It was a simple affair, exactly as Rishi had desired. Only the
closest family and friends in his favourite Krishna temple to witness his
wedding to the lovely Sharmila were invited. His parents had arranged the match
and he had met Sharmila informally in a cafe. He had communicated his
willingness the same evening, but Sharmila's family had taken some time to
respond, citing her professional commitments and travel as reasons for being
unable to decide quickly. After the informal 'fixing' of the wedding too, her
parents had preferred to conduct the wedding right away instead of delaying the
actual event with a 'meaningless engagement'. "Can we have a simple
wedding but a grand reception as we are going at breakneck speed," her
father had asked politely, much to Rishi's mother's dissatisfaction. "We
didn't ask for the wedding to be rushed! He is an only son, so we would like to
call our relatives..." she had insisted.
We decided we needed to make space in our house and optimise the use of existing shelves. It began with segregating clothes, into:
1. What we will definitely wear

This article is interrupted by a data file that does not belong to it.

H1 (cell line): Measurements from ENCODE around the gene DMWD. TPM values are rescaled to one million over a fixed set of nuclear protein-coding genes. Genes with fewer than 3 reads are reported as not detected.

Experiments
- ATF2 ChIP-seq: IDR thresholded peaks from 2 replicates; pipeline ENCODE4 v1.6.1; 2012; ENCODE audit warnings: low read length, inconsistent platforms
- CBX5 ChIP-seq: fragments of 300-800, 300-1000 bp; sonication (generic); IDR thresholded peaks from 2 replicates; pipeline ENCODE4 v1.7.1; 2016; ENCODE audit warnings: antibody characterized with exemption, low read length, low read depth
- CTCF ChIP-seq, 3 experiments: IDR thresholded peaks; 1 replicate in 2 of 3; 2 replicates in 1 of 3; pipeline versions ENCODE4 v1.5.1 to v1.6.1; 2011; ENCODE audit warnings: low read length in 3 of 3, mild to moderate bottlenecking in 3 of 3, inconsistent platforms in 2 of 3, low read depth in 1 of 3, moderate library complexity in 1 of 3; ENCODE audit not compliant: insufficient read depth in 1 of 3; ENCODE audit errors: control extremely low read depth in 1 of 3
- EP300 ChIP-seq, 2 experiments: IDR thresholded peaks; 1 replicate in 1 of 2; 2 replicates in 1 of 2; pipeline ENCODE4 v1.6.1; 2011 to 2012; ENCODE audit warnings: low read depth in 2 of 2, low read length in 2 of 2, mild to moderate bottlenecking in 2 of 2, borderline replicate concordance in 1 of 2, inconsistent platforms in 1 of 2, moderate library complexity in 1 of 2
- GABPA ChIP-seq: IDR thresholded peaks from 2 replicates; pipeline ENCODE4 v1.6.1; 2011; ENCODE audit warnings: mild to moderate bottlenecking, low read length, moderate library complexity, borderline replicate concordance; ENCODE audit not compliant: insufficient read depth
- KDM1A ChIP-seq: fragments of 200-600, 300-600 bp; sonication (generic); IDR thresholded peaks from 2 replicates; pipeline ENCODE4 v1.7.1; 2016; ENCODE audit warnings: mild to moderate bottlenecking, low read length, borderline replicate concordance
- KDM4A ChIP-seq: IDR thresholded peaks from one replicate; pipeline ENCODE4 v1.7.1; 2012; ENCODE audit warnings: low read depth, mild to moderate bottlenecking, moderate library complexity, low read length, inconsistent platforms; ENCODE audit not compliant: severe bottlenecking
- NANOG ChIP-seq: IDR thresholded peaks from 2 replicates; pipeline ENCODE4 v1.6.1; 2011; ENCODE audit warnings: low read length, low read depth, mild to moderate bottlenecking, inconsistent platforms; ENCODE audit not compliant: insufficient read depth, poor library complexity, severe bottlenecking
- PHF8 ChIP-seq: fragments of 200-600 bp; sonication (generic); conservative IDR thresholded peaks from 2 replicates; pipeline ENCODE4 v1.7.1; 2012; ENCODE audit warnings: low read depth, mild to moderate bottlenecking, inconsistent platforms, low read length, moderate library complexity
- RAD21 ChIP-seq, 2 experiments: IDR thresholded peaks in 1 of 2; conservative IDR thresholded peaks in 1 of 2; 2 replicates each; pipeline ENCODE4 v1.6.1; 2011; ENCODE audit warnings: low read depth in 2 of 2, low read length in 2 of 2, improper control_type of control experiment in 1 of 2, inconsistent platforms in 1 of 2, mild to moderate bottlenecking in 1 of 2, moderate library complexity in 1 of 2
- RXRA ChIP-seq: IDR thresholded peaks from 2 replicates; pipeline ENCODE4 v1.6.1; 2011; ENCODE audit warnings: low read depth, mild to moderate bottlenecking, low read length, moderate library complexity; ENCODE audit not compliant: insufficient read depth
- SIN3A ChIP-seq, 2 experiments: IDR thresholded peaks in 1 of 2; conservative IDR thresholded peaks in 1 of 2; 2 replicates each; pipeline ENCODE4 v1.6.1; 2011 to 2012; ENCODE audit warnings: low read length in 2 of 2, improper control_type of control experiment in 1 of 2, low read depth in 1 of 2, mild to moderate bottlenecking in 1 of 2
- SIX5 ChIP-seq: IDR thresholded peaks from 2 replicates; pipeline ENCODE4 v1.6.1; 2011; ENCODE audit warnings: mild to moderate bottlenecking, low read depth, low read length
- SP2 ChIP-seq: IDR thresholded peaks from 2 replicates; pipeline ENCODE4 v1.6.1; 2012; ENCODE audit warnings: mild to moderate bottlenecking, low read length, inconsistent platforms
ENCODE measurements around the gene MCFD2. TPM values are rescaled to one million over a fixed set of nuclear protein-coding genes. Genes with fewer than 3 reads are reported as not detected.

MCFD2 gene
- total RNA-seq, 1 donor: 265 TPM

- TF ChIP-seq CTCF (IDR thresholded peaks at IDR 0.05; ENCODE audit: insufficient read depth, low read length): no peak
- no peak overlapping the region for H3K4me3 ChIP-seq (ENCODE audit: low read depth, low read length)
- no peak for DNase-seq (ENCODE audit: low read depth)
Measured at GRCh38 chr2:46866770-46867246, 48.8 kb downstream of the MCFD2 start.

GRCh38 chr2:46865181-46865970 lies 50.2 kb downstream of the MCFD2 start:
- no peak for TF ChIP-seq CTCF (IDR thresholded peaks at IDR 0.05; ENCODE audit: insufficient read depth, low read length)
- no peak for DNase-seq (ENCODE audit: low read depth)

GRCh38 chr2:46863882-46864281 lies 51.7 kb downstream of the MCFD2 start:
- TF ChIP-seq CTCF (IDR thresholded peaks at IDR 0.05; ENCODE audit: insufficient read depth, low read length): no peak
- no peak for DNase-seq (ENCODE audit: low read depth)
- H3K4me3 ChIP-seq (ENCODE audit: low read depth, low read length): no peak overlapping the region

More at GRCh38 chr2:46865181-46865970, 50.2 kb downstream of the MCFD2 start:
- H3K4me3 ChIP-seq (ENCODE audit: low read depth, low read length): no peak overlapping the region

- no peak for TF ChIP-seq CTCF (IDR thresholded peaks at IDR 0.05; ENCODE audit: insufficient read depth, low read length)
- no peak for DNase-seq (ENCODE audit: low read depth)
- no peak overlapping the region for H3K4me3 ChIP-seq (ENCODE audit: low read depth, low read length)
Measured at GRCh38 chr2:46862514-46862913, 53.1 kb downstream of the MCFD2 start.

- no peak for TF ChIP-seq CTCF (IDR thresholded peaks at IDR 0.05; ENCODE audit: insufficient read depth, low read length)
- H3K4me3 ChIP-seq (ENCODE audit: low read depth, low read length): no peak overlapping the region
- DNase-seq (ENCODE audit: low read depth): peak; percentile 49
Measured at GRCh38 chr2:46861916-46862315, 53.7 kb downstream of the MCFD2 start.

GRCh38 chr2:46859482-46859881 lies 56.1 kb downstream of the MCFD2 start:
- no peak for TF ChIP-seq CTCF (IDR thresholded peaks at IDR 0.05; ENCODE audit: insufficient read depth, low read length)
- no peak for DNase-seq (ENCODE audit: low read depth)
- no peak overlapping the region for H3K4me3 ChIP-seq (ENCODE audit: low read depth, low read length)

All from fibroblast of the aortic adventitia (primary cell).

2. What we wear every other day but should not because - yes, the cloth is soft and it was beautiful when we got it, but now it is beyond recognition and must absolutely be thrown
3. Grand, but sorry, too itchy, dazzling and not the kind we would wear ever though it looks brand new.
It was the March of 2050. He felt as good as new. "Medical technology is amazing," he told his friends. "You must try it. In fact, there is an app that tells you the condition of your organs, whom to contact, and even fixes an appointment with specific doctors who have the right equipment. They scan you, find you a match, grow new organs and replace old ones. That's it! That part is good to run for another fifty years!" he said.